Antibiotic-resistant Escherichia coli (E. coli) continues to proliferate, driven largely by expansion of a strain of E. coli know as sequence type ST131. A new study points to hospitals and long-term care facilities (LTCF) as settings in which this antibiotic-resistant strain is increasingly found. The study is published in the April issue of Infection Control and Hospital Epidemiology, the journal of the Society for Healthcare Epidemiology of America.
E. coli is the most common gram-negative pathogen, causing both gastrointestinal disease and extraintestinal infections such as pneumonia, meningitis, and bloodstream, urinary tract, abdominal, and wound infections. Strains of E. coli that are resistant to single or multiple classes of antibiotics are becoming more prevalent. E. coli ST131 is commonly associated with fluoroquinolone resistance.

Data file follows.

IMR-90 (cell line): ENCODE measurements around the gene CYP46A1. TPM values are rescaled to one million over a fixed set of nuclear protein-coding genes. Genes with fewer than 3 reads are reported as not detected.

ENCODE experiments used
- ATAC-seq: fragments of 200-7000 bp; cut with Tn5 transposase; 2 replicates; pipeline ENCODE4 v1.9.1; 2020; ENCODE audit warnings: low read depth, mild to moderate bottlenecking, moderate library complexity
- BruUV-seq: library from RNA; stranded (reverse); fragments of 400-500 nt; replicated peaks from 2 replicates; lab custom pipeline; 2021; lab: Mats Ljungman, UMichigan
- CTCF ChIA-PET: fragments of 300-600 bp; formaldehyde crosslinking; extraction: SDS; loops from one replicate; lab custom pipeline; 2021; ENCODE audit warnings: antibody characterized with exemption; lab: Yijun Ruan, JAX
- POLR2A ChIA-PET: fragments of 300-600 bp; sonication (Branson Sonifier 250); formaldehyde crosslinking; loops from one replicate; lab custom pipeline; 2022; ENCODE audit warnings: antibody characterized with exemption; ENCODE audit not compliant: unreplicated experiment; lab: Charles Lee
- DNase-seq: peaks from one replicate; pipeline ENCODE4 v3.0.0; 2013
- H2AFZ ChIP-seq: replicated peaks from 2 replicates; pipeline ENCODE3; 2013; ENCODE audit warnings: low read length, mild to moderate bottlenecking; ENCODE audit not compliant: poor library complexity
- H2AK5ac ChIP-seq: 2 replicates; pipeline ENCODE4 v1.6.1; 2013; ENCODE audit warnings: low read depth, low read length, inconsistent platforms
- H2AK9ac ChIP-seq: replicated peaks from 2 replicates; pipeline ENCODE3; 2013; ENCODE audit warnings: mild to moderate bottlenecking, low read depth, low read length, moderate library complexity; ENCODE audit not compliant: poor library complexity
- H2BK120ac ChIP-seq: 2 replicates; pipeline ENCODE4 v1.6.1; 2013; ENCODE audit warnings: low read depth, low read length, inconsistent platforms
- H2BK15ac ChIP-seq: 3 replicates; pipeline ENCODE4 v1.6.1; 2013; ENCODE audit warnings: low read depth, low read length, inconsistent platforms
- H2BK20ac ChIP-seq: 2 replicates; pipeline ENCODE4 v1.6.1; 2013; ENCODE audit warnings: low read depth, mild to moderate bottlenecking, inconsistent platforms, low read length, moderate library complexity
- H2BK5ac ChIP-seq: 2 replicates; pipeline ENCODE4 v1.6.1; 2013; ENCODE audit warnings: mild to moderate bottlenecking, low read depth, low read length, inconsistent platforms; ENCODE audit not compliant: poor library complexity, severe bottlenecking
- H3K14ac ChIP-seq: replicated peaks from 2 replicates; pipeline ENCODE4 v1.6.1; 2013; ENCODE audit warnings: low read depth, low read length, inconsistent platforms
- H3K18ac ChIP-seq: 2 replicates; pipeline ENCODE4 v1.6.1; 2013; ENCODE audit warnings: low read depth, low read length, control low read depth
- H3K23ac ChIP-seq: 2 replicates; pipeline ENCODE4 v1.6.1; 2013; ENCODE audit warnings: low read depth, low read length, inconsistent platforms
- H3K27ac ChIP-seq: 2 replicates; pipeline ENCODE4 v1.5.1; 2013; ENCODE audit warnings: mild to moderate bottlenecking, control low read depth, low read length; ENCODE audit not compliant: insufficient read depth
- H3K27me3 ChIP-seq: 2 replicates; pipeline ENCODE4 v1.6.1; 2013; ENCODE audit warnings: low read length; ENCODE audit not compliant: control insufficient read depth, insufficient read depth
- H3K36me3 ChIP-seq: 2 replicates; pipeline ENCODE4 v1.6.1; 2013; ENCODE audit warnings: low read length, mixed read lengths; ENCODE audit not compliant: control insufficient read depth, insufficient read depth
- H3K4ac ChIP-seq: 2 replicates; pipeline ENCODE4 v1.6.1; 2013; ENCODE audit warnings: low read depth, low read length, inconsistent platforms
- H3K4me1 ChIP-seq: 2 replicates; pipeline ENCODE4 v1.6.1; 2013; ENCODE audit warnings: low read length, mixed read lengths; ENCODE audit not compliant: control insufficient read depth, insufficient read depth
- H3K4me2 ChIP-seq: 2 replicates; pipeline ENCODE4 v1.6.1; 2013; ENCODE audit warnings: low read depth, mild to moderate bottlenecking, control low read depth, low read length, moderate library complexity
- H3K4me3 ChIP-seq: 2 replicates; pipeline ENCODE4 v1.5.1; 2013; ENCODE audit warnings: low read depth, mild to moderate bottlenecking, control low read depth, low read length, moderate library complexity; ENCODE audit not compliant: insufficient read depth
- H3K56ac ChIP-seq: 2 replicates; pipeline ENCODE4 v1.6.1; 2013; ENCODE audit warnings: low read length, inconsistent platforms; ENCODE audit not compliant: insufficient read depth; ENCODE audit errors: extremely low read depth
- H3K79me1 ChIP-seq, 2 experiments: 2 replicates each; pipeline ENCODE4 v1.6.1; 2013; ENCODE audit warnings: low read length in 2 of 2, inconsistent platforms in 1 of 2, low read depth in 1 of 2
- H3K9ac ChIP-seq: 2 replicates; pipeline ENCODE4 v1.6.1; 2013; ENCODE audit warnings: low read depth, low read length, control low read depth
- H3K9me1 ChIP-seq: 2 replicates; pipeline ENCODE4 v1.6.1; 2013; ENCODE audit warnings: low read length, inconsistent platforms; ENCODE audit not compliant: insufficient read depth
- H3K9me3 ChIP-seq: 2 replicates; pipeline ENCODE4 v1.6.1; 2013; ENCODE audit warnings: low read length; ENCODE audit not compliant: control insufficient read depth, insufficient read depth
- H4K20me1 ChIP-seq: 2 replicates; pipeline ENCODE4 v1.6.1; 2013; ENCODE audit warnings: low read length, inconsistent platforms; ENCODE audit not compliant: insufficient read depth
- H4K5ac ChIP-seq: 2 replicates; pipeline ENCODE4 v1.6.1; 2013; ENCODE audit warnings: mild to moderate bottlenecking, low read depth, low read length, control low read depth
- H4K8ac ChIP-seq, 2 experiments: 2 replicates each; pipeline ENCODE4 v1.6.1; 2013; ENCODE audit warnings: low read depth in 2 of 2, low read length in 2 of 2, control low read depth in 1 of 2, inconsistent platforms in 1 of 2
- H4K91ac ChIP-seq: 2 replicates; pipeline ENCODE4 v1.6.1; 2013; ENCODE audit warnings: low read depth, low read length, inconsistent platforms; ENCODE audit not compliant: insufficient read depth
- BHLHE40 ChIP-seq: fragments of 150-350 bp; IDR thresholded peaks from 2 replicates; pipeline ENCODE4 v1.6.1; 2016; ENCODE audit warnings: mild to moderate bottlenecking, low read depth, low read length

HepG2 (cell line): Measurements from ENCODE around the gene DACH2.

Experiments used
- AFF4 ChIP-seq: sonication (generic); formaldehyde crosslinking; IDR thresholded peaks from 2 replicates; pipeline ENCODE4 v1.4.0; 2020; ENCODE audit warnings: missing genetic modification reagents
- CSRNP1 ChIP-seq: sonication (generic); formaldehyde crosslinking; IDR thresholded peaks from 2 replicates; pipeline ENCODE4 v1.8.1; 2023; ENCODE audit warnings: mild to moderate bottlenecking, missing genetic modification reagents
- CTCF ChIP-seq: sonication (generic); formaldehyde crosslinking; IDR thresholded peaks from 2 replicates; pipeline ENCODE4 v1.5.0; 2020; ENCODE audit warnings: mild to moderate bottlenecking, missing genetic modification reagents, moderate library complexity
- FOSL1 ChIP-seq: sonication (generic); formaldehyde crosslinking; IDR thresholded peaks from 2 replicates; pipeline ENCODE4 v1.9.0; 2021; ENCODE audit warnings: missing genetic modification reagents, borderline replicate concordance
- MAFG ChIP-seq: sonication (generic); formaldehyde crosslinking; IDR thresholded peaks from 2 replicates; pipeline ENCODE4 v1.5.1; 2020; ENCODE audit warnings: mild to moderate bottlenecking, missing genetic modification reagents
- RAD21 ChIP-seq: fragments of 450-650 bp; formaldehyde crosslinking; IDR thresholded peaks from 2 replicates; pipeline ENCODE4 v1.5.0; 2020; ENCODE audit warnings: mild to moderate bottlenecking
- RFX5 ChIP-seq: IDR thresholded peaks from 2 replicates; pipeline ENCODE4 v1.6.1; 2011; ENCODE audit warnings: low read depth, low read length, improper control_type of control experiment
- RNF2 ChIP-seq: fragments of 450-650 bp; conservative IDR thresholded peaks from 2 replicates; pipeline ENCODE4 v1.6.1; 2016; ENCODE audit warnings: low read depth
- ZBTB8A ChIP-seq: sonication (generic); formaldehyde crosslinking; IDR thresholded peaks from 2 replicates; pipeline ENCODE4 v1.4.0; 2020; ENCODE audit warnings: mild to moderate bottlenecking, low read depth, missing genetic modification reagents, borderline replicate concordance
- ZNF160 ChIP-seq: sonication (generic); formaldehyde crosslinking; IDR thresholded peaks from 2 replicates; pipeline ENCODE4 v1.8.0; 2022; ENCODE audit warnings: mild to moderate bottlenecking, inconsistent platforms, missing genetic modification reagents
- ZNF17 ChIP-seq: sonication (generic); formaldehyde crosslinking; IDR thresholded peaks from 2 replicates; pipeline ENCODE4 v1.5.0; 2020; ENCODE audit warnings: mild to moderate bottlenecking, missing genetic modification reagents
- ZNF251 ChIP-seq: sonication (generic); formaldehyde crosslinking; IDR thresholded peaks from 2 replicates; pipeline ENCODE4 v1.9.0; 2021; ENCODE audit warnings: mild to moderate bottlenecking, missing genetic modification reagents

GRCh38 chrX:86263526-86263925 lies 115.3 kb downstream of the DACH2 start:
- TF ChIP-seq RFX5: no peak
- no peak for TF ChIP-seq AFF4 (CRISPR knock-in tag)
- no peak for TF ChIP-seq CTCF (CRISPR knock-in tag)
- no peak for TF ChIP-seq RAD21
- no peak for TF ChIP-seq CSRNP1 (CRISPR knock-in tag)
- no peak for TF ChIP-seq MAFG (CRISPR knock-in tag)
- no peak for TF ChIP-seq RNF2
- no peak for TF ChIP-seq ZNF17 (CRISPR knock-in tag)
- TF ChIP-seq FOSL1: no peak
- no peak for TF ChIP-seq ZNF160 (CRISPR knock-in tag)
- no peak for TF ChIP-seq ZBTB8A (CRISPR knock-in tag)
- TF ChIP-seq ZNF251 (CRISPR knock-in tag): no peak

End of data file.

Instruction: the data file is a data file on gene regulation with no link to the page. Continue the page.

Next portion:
"The expansion of E. coli strain ST131 is recognized as a pandemic, but has received comparatively little attention in the United States," said Ritu Banerjee, lead investigator of the study. "Alarmingly, the pace of new antibiotic development has not kept up with the emergence of antibiotic-resistant E. coli, making development of strategies to halt further emergence and spread of these strains a public health priority."
In this retrospective study, investigators evaluated nearly 300 consecutive patients in Olmsted County, Minnesota with extraintestinal E. coli infections and found ST131 to be a dominant, antimicrobial-resistant clonal group associated with older age, long-term care facility residence, complicated infections, history of urinary tract infection, and prior antimicrobial use.
LTCF residence was the strongest predictor of ST131 infection, with LTCF residents having 8 times the risk of contracting E. coli ST131 compared with non-LTCF residents. This trend coincides with the increasing preval
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Society for Healthcare Epidemiology of America